Adobe announced this week that it will discontinue its sales of packaged software and move its business entirely online. That means you will no longer be able to purchase Adobe’s popular Creative Suite–which includes such applications as Photoshop and Dreamweaver–in the traditional manner.
In place of Creative Suite, Adobe is now advertising its new Creative Cloud, which provides online access to all of its Creative Suite products for a monthly subscription fee of around $50 per month. As soon as you stop paying for your subscription, you will lose access to the software.
As you might expect, early reviews of Adobe’s new business model have been mixed at best. If you’ve been only too happy to buy Photoshop one time and use it for many years (even as it becomes outdated), you’re going to be out of luck in the future. It’s likely that the monthly fees will price many individual users, nonprofit organizations, and small businesses out of the market.
If you prefer the old way of doing things, you can still purchase the current (and as it turns out, last) version of Creative Suite (CS6). Of course there are always alternatives to Adobe products, but few of them are quite as good.
And rest assured that your favorite Adobe applications will always be available for you to use at the VRC. Even with this costly new subscription service, Photoshop is quite simply too central to our mission for us to entertain any thoughts of giving it up.
Iranian (Safavid), Ardabil Carpet (detail), 1539-1540 (Photo © Los Angeles County Museum of Art, www.lacma.org)
Two years ago, I reported that the Los Angeles County Museum of Art (LACMA) had launched its Image Library, which allowed users to download images of works from its collection for any purpose. Now LACMA is expanding this service through its new collections website, which vastly increases the number of images available for download from 2,000 to 20,000. And like before, the Museum places no restrictions on your use of these images, so you are free to do whatever you want with them.
The Metropolitan Museum of Art in New York has received a major gift in the form of Leonard Lauder’s collection of Cubist art, considered one of the greatest of its kind still in private hands. The 78 works in the Lauder Collection include 33 paintings by Pablo Picasso, 17 by Georges Braque, and 14 each by Juan Gris and Fernand Léger.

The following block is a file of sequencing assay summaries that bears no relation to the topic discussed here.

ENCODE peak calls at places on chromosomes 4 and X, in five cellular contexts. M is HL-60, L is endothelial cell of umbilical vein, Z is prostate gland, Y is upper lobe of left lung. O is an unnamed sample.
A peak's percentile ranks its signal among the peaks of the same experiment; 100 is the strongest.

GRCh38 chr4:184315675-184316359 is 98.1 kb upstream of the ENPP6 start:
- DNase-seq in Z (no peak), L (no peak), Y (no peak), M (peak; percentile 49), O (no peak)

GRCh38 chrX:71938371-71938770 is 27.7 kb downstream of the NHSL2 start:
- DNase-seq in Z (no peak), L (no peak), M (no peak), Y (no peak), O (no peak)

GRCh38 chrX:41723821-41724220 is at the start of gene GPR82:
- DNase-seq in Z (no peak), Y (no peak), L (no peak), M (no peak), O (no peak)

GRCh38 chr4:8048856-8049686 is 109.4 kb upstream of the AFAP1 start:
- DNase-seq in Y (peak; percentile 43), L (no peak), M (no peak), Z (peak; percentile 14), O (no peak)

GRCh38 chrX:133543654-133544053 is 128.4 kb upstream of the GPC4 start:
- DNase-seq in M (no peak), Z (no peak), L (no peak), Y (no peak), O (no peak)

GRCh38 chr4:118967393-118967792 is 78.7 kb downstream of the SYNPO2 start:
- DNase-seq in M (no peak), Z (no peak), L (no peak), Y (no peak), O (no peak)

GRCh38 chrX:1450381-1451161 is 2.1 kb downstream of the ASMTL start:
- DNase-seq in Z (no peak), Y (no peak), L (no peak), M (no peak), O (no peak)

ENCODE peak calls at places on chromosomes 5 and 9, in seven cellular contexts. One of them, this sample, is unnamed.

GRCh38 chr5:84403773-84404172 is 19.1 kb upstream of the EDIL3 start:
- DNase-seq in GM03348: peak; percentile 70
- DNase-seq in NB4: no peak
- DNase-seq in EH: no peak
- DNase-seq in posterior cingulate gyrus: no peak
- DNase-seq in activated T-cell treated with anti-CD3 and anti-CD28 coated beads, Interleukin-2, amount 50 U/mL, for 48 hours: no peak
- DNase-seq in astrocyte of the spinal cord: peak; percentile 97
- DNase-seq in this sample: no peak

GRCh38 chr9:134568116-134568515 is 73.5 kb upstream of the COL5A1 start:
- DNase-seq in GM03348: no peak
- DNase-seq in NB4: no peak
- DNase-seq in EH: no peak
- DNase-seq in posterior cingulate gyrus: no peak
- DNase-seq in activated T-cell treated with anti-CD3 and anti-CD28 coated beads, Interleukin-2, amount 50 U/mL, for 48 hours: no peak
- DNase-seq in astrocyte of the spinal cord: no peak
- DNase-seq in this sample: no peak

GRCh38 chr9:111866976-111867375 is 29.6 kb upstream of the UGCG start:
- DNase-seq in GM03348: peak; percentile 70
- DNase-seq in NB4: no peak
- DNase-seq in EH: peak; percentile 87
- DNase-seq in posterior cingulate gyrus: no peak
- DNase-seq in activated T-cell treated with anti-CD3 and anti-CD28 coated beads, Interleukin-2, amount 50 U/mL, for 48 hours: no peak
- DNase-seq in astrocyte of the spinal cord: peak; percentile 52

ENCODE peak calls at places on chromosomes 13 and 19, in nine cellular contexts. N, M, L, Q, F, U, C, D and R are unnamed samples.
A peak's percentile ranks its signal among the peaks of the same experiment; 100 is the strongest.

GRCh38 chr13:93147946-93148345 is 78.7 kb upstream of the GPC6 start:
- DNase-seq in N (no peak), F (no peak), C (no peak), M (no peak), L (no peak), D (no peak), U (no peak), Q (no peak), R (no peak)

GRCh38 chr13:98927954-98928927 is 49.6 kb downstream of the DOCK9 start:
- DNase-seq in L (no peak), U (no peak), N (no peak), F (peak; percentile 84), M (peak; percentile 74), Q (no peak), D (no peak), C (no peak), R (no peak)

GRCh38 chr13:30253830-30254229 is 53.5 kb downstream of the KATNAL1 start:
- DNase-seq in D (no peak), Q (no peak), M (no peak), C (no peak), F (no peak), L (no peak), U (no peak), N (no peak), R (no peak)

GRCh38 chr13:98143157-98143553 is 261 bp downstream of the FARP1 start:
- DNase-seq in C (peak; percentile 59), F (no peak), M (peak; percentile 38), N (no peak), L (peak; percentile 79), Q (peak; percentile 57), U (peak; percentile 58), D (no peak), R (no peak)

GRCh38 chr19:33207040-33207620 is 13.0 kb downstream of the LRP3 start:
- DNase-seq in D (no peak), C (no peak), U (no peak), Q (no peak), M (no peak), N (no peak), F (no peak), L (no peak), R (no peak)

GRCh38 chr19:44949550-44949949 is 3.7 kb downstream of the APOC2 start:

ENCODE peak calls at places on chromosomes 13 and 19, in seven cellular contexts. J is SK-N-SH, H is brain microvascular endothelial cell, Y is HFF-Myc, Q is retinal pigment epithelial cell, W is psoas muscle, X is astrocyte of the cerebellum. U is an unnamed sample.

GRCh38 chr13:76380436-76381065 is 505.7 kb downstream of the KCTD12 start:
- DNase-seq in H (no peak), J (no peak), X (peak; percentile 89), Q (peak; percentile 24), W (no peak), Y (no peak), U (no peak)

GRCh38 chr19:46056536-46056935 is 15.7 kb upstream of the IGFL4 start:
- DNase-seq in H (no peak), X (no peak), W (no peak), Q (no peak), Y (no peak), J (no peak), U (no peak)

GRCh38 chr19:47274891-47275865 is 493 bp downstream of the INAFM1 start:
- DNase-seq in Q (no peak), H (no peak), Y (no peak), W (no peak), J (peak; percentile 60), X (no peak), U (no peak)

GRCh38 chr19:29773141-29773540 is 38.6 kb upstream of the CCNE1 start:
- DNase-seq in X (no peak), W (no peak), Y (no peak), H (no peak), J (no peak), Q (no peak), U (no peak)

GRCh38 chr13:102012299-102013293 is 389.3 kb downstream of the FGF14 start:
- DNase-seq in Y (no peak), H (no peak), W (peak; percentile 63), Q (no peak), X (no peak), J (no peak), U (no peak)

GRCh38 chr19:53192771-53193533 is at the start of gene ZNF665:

You can read the Met’s press release here, and an article about the donation in The New York Times here.
ARTstor has announced that it will soon discontinue the use of Java in its Digital Library. This comes after security concerns over Java caused some subscriber institutions to drop support for Java, effectively preventing them from using ARTstor at all. While this has not occurred at UD, we have noticed some technical difficulties with Java recently.
We won’t know how much of a change this will mean for regular ARTstor users until we see it in action, but I suspect it will only require minor adjustments to our current habits. After the switch, downloads will arrive to you as zip files, a change which will likely affect PC users (who may have the added step of “unzipping” the files) somewhat more than Mac users.
The VRC staff will be here to help if you have any problems during the transition!
On Wednesday, March 6, there will be a lecture on “Copyright and the Digital Humanities” by Kenneth Crews, director of the Copyright Advisory Office at Columbia University. This event will take place at 5:00 pm in the Morris Library Reading Room. I have seen Dr. Crews speak in the past, and he actually makes copyright law entertaining!
You can read more about this upcoming talk in UDaily.
Pierre-Auguste Renoir, La Loge, 1874, Courtauld Gallery, London
ARTstor has released a number of important new image collections recently. These include the following:
- The Courtauld Gallery (one of London’s most renowned small museums; it’s the home to Édouard Manet’s famous A Bar at the Folies-Bergère and other masterpieces of Impressionist and Post-Impressionist painting)
- IAP images from the Walters Art Museum, Baltimore (the Walters has long contributed to ARTstor, but now it is making available high-resolution images of its works suitable for publication as part of the Images for Academic Publishing (IAP) program)
- Additional images from the Indianapolis Museum of Art (over 1000 new images from the museum, some of which are also part of the IAP program)
For a more complete list of recent collection releases in ARTstor, click here.
If you find that you are unable to download images from ARTstor, you may need to upgrade the version of Java that’s running on your computer. You can read ARTstor’s notice for more information on fixing this problem, or stop by the VRC and we can help you out!